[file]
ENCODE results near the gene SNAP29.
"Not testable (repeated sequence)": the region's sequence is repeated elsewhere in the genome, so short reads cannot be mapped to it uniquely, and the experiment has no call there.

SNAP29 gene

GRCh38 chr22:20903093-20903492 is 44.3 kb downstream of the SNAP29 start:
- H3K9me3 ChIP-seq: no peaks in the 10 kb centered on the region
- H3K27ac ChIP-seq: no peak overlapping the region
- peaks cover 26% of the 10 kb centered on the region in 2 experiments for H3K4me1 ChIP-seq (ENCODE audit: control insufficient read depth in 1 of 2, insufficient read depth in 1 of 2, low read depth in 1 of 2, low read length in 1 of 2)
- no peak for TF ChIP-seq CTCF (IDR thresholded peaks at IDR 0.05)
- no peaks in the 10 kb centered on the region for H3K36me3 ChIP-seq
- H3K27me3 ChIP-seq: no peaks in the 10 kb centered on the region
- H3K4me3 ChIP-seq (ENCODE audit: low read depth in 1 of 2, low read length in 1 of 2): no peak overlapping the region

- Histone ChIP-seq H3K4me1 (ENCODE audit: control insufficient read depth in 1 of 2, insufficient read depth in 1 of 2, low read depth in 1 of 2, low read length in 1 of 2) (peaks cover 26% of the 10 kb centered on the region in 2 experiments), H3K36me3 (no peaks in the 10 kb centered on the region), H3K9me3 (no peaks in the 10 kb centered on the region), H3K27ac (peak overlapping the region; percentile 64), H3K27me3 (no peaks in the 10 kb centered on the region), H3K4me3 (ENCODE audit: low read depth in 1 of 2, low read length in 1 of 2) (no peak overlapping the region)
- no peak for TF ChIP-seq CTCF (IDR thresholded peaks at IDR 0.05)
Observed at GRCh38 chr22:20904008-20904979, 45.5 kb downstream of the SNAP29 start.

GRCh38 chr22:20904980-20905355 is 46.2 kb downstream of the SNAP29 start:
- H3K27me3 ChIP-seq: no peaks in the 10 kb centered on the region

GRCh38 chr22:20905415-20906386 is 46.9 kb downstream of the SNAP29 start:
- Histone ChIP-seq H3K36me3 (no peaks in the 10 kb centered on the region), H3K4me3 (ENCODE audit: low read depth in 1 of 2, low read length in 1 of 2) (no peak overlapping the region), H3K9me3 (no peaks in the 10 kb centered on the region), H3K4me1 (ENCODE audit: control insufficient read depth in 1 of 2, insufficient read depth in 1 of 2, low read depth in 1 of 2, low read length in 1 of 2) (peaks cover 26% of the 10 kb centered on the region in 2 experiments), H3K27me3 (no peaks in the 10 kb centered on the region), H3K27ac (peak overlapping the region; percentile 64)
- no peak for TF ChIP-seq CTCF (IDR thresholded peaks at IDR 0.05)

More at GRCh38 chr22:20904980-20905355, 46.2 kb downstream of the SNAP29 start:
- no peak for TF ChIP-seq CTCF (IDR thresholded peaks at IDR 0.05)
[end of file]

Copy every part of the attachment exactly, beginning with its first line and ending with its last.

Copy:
ENCODE results near the gene SNAP29.
"Not testable (repeated sequence)": the region's sequence is repeated elsewhere in the genome, so short reads cannot be mapped to it uniquely, and the experiment has no call there.

SNAP29 gene

GRCh38 chr22:20903093-20903492 is 44.3 kb downstream of the SNAP29 start:
- H3K9me3 ChIP-seq: no peaks in the 10 kb centered on the region
- H3K27ac ChIP-seq: no peak overlapping the region
- peaks cover 26% of the 10 kb centered on the region in 2 experiments for H3K4me1 ChIP-seq (ENCODE audit: control insufficient read depth in 1 of 2, insufficient read depth in 1 of 2, low read depth in 1 of 2, low read length in 1 of 2)
- no peak for TF ChIP-seq CTCF (IDR thresholded peaks at IDR 0.05)
- no peaks in the 10 kb centered on the region for H3K36me3 ChIP-seq
- H3K27me3 ChIP-seq: no peaks in the 10 kb centered on the region
- H3K4me3 ChIP-seq (ENCODE audit: low read depth in 1 of 2, low read length in 1 of 2): no peak overlapping the region

- Histone ChIP-seq H3K4me1 (ENCODE audit: control insufficient read depth in 1 of 2, insufficient read depth in 1 of 2, low read depth in 1 of 2, low read length in 1 of 2) (peaks cover 26% of the 10 kb centered on the region in 2 experiments), H3K36me3 (no peaks in the 10 kb centered on the region), H3K9me3 (no peaks in the 10 kb centered on the region), H3K27ac (peak overlapping the region; percentile 64), H3K27me3 (no peaks in the 10 kb centered on the region), H3K4me3 (ENCODE audit: low read depth in 1 of 2, low read length in 1 of 2) (no peak overlapping the region)
- no peak for TF ChIP-seq CTCF (IDR thresholded peaks at IDR 0.05)
Observed at GRCh38 chr22:20904008-20904979, 45.5 kb downstream of the SNAP29 start.

GRCh38 chr22:20904980-20905355 is 46.2 kb downstream of the SNAP29 start:
- H3K27me3 ChIP-seq: no peaks in the 10 kb centered on the region

GRCh38 chr22:20905415-20906386 is 46.9 kb downstream of the SNAP29 start:
- Histone ChIP-seq H3K36me3 (no peaks in the 10 kb centered on the region), H3K4me3 (ENCODE audit: low read depth in 1 of 2, low read length in 1 of 2) (no peak overlapping the region), H3K9me3 (no peaks in the 10 kb centered on the region), H3K4me1 (ENCODE audit: control insufficient read depth in 1 of 2, insufficient read depth in 1 of 2, low read depth in 1 of 2, low read length in 1 of 2) (peaks cover 26% of the 10 kb centered on the region in 2 experiments), H3K27me3 (no peaks in the 10 kb centered on the region), H3K27ac (peak overlapping the region; percentile 64)
- no peak for TF ChIP-seq CTCF (IDR thresholded peaks at IDR 0.05)

More at GRCh38 chr22:20904980-20905355, 46.2 kb downstream of the SNAP29 start:
- no peak for TF ChIP-seq CTCF (IDR thresholded peaks at IDR 0.05)